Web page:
Mild surfection of neural cells, especially motoneurons, in primary culture and cell lines.

Unité 583 de l'INSERM, Institut des Neurosciences de Montpellier Hôpital Saint-Eloi, 80, rue Augustin-Fliche FR-34091 Montpellier, Cedex 05, France.
Experimental Neurology (Impact Factor: 4.65). 04/2007; 204(1):118-30. DOI: 10.1016/j.expneurol.2006.09.027
Source: PubMed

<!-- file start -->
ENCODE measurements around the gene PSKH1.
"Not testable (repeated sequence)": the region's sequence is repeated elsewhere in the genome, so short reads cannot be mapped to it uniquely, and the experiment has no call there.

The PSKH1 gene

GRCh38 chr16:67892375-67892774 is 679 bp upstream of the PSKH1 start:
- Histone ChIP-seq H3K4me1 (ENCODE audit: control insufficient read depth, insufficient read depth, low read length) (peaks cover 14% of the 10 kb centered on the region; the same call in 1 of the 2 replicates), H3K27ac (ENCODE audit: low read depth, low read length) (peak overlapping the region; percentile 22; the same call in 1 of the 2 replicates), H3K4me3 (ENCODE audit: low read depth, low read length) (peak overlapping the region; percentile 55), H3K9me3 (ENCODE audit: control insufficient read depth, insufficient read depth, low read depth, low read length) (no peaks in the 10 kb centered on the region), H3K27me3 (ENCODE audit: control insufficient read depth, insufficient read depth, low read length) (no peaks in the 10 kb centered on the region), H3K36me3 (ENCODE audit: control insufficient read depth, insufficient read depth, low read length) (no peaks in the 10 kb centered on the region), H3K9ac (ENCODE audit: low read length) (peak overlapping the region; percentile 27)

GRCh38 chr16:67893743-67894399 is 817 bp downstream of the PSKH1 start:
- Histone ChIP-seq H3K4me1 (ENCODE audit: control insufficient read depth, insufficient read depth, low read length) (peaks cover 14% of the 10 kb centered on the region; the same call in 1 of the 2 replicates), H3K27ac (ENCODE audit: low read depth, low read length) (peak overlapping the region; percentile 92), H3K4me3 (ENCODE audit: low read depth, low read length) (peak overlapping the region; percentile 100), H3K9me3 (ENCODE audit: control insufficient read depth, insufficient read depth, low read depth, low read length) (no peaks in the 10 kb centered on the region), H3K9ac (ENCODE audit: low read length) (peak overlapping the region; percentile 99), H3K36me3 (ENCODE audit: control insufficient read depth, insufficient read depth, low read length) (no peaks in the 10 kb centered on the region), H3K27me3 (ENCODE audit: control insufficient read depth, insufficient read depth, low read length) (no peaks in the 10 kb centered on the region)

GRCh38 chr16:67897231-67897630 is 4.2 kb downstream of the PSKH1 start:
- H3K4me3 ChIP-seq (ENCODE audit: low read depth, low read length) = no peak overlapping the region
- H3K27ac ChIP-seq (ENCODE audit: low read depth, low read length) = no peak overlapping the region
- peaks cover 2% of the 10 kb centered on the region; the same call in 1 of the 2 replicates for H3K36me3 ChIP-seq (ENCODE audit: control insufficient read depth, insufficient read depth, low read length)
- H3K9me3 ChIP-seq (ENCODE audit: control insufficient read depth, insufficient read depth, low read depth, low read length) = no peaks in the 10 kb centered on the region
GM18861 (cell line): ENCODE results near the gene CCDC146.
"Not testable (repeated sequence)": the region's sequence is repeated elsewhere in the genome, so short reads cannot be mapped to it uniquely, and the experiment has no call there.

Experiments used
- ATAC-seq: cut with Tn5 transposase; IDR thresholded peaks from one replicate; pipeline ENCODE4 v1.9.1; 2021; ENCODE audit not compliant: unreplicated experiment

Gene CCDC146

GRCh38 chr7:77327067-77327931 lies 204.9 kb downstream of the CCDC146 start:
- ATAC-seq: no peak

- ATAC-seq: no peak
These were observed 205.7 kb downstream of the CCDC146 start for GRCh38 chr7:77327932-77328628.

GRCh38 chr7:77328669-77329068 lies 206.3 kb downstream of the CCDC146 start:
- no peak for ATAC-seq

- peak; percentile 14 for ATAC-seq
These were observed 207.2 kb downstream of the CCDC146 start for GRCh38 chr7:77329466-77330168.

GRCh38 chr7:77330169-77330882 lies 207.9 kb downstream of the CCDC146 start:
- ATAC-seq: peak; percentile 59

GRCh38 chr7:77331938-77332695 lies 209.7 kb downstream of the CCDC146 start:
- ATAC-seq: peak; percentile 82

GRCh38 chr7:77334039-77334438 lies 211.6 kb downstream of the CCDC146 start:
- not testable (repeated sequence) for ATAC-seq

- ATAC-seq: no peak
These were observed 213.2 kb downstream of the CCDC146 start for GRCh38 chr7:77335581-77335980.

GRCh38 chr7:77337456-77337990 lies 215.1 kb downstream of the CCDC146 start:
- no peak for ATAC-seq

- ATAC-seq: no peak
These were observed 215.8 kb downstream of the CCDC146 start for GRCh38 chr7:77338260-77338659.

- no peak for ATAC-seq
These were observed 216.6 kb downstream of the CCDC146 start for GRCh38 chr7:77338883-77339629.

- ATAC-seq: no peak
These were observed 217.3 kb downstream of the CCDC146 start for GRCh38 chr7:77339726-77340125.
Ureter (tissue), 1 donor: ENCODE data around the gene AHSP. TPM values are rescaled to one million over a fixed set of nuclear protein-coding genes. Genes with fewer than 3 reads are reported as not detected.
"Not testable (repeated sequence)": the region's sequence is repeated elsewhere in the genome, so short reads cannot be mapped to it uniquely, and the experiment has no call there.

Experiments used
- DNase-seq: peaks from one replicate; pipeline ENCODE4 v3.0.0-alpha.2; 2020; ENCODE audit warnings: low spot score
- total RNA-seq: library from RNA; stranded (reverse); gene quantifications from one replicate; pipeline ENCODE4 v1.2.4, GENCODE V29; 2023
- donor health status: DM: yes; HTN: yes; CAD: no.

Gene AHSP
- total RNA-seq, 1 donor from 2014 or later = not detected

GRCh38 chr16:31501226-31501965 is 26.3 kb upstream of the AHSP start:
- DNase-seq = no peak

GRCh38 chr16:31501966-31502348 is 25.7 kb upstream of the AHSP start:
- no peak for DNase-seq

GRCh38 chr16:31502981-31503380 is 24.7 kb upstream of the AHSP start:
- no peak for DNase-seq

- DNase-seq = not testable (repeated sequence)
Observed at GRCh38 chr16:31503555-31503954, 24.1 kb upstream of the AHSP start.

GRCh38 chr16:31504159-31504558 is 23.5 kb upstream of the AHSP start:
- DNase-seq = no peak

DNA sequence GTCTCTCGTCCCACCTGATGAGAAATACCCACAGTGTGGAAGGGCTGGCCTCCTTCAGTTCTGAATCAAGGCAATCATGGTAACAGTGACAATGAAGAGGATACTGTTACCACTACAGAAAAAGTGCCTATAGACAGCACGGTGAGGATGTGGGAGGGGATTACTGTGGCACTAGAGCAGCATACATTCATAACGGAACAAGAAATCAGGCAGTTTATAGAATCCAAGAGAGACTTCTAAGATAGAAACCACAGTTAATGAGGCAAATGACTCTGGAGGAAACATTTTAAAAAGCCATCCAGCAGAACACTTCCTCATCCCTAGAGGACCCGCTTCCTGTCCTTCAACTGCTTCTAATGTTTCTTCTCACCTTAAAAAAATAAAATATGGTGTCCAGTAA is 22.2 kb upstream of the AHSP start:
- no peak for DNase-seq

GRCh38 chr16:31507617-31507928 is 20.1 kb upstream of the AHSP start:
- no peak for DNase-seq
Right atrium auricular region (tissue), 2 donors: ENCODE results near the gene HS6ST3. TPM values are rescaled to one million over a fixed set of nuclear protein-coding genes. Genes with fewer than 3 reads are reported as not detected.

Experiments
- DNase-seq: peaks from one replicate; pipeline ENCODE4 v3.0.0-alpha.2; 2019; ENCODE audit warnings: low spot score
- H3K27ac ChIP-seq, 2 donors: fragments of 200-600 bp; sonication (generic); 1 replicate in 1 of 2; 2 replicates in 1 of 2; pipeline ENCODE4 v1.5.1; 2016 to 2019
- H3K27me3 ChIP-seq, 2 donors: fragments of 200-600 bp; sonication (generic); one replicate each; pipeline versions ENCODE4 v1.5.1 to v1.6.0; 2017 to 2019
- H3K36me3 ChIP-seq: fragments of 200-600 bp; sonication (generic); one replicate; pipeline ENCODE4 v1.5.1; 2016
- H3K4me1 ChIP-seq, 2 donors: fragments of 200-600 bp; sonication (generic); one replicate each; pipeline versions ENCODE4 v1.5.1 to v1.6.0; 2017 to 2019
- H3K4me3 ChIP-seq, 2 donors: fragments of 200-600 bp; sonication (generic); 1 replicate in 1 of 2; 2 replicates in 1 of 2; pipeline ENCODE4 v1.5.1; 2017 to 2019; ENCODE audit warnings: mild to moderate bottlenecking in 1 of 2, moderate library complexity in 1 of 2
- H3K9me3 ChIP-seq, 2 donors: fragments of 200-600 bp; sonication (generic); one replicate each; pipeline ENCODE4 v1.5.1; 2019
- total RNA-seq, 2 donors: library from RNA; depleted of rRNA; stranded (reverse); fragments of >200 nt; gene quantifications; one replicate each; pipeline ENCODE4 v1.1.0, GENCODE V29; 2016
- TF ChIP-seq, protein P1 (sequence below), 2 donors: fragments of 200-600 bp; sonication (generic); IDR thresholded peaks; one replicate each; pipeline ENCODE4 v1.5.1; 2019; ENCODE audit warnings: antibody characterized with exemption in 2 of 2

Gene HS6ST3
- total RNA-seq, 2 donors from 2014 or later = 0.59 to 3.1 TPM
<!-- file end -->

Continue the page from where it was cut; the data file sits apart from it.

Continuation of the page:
ABSTRACT Of all cell types, motoneurons (MNs), are possibly the most difficult to maintain in culture, since their development and survival is conditioned by many factors that are still in the course of identification. This may also be the reason why they are difficult to transfect. We succeed to transfect these fragile cells with lipoplex [DOTAP:PC (10:1)-pGFP]-precoated coverslips. Here, we report that this original method, also termed 'surfection' does not perturbate MN development and survival while giving important transfection yield (15%). Lipofectamine 2000 and other well-known auxiliary lipids (DOPE, Chol) give lower surfection yields. The use of (DOTAP:PC)-based lipid vector also can be extended to several neural and non-neural cell lines with appreciable transfection yield such as a glial cell line (GCL) derived from rat spinal cord (65%), HeLa S3 (60%), COS-7 (30%) and HEK 293 cells (20%). The efficiency of DOTAP:PC (10:1) and Lipofectamine 2000 vectors in our surfection method are compared on standard HeLa S3 cell lines. Lipofectamine 2000 (72%) is slightly better than DOTAP:PC (10:1) (60%). However, the surfection method improved the efficiency of Lipofectamine 2000 itself (72%) as compared to the classical (62%) approach. In summary we have developed an original standard surfection protocol for both MN primary cultures and cell lines, thus simplifying laboratory practice; moreover, Lipofectamine 2000 used in this surfection method is more efficient for the cell lines than the manufacturer-recommended method. We emphasize that our method particularly spares fragile cells like MNs from injure and therefore, might be applied to other fragile cell type in primary cultures.

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